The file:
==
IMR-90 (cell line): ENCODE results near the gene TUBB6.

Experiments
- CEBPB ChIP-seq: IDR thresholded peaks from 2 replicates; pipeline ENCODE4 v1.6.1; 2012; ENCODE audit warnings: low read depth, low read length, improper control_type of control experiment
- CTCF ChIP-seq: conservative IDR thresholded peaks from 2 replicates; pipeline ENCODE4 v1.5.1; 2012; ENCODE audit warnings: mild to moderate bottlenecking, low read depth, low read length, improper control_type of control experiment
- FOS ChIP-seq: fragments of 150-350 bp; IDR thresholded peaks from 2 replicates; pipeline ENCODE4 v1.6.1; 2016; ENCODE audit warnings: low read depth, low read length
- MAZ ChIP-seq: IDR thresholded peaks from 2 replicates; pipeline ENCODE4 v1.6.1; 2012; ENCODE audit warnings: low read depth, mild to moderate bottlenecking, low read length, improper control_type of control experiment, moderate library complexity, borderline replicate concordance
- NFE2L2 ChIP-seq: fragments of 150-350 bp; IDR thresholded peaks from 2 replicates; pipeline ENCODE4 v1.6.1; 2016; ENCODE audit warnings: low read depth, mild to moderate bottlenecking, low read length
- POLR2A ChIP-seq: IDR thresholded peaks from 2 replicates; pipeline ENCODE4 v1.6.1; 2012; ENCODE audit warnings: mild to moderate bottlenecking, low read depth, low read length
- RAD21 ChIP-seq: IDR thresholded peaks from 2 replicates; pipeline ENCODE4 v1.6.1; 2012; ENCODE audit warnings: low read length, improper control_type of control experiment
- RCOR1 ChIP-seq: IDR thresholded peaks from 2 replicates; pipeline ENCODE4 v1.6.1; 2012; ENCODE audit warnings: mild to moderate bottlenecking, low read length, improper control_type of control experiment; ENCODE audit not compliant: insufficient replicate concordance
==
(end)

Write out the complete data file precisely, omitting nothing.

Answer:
IMR-90 (cell line): ENCODE results near the gene TUBB6.

Experiments
- CEBPB ChIP-seq: IDR thresholded peaks from 2 replicates; pipeline ENCODE4 v1.6.1; 2012; ENCODE audit warnings: low read depth, low read length, improper control_type of control experiment
- CTCF ChIP-seq: conservative IDR thresholded peaks from 2 replicates; pipeline ENCODE4 v1.5.1; 2012; ENCODE audit warnings: mild to moderate bottlenecking, low read depth, low read length, improper control_type of control experiment
- FOS ChIP-seq: fragments of 150-350 bp; IDR thresholded peaks from 2 replicates; pipeline ENCODE4 v1.6.1; 2016; ENCODE audit warnings: low read depth, low read length
- MAZ ChIP-seq: IDR thresholded peaks from 2 replicates; pipeline ENCODE4 v1.6.1; 2012; ENCODE audit warnings: low read depth, mild to moderate bottlenecking, low read length, improper control_type of control experiment, moderate library complexity, borderline replicate concordance
- NFE2L2 ChIP-seq: fragments of 150-350 bp; IDR thresholded peaks from 2 replicates; pipeline ENCODE4 v1.6.1; 2016; ENCODE audit warnings: low read depth, mild to moderate bottlenecking, low read length
- POLR2A ChIP-seq: IDR thresholded peaks from 2 replicates; pipeline ENCODE4 v1.6.1; 2012; ENCODE audit warnings: mild to moderate bottlenecking, low read depth, low read length
- RAD21 ChIP-seq: IDR thresholded peaks from 2 replicates; pipeline ENCODE4 v1.6.1; 2012; ENCODE audit warnings: low read length, improper control_type of control experiment
- RCOR1 ChIP-seq: IDR thresholded peaks from 2 replicates; pipeline ENCODE4 v1.6.1; 2012; ENCODE audit warnings: mild to moderate bottlenecking, low read length, improper control_type of control experiment; ENCODE audit not compliant: insufficient replicate concordance